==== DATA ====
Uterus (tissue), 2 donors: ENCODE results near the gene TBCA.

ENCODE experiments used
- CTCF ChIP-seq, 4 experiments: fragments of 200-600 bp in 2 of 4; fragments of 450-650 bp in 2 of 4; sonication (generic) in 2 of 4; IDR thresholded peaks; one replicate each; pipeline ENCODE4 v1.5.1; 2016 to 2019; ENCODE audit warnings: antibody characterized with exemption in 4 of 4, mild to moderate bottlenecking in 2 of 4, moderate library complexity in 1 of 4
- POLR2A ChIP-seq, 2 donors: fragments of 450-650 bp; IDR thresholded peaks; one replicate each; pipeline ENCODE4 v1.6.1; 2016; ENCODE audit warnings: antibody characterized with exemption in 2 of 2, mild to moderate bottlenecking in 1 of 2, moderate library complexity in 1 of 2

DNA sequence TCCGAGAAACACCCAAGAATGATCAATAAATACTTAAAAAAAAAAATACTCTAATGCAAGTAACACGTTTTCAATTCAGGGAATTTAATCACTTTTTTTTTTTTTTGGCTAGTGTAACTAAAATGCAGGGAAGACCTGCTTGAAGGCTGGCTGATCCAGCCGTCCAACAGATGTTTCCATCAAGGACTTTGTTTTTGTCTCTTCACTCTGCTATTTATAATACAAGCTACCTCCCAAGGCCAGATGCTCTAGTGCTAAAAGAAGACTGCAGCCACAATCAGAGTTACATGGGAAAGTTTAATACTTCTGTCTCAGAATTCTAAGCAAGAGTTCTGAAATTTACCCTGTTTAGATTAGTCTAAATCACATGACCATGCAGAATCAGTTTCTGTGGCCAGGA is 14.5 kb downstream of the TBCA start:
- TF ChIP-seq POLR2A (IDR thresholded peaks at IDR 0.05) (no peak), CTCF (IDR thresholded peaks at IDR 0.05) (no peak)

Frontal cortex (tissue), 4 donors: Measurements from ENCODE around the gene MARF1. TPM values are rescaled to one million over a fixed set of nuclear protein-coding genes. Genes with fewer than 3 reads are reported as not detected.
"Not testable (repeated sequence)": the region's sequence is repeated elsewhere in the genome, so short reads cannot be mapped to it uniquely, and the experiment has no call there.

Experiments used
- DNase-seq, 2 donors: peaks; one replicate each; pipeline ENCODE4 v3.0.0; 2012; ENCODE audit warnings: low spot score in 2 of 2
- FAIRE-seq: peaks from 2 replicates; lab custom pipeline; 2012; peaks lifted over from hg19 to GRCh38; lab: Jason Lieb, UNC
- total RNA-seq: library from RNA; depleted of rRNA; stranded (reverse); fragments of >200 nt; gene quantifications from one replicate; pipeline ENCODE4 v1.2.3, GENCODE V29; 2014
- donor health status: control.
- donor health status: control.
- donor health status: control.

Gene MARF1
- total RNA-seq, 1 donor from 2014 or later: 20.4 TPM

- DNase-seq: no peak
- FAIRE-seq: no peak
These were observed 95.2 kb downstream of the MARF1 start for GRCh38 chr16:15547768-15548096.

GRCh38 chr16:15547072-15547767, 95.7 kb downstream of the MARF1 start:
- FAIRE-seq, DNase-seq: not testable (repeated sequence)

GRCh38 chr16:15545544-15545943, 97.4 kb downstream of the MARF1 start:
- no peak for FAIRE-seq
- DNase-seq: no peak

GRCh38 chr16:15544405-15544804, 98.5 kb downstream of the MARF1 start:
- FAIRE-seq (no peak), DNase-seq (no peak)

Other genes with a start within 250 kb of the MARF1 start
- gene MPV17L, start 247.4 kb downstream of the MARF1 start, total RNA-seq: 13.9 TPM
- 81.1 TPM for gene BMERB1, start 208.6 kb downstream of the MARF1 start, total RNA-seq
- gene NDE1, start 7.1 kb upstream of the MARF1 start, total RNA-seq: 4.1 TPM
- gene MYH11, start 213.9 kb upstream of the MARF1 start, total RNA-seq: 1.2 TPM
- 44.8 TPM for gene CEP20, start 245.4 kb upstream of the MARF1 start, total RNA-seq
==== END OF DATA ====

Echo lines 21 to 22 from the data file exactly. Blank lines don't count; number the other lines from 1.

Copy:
GRCh38 chr16:15547072-15547767, 95.7 kb downstream of the MARF1 start:
- FAIRE-seq, DNase-seq: not testable (repeated sequence)